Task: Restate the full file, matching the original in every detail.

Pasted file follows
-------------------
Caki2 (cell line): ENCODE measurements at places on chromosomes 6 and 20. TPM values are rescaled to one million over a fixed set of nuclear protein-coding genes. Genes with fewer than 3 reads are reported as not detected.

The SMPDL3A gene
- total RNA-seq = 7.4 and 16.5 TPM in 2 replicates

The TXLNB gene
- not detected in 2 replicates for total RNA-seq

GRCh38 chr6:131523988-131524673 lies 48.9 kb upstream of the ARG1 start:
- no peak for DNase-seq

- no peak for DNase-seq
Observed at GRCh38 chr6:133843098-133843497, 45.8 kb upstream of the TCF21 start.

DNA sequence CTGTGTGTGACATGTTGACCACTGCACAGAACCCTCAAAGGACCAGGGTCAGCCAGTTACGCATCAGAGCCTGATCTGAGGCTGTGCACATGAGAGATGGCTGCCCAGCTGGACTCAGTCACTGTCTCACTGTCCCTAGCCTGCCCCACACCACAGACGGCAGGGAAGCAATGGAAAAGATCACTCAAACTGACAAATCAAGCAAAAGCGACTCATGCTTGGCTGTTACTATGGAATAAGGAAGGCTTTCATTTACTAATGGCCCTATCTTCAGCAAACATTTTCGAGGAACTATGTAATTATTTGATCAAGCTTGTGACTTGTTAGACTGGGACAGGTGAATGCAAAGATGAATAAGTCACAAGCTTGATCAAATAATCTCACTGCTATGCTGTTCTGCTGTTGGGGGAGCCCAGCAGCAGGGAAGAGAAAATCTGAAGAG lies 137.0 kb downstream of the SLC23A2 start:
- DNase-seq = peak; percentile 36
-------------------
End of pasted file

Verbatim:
Caki2 (cell line): ENCODE measurements at places on chromosomes 6 and 20. TPM values are rescaled to one million over a fixed set of nuclear protein-coding genes. Genes with fewer than 3 reads are reported as not detected.

The SMPDL3A gene
- total RNA-seq = 7.4 and 16.5 TPM in 2 replicates

The TXLNB gene
- not detected in 2 replicates for total RNA-seq

GRCh38 chr6:131523988-131524673 lies 48.9 kb upstream of the ARG1 start:
- no peak for DNase-seq

- no peak for DNase-seq
Observed at GRCh38 chr6:133843098-133843497, 45.8 kb upstream of the TCF21 start.

DNA sequence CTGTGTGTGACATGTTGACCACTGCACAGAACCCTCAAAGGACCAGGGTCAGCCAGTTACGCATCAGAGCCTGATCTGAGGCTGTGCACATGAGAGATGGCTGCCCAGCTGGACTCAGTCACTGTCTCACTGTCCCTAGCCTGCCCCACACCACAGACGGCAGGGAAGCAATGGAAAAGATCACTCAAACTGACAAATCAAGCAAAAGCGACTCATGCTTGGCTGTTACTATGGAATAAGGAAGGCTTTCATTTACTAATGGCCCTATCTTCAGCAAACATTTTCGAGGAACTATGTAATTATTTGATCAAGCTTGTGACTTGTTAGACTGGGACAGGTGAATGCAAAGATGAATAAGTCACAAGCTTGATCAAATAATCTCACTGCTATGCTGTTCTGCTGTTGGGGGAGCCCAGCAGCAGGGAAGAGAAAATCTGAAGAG lies 137.0 kb downstream of the SLC23A2 start:
- DNase-seq = peak; percentile 36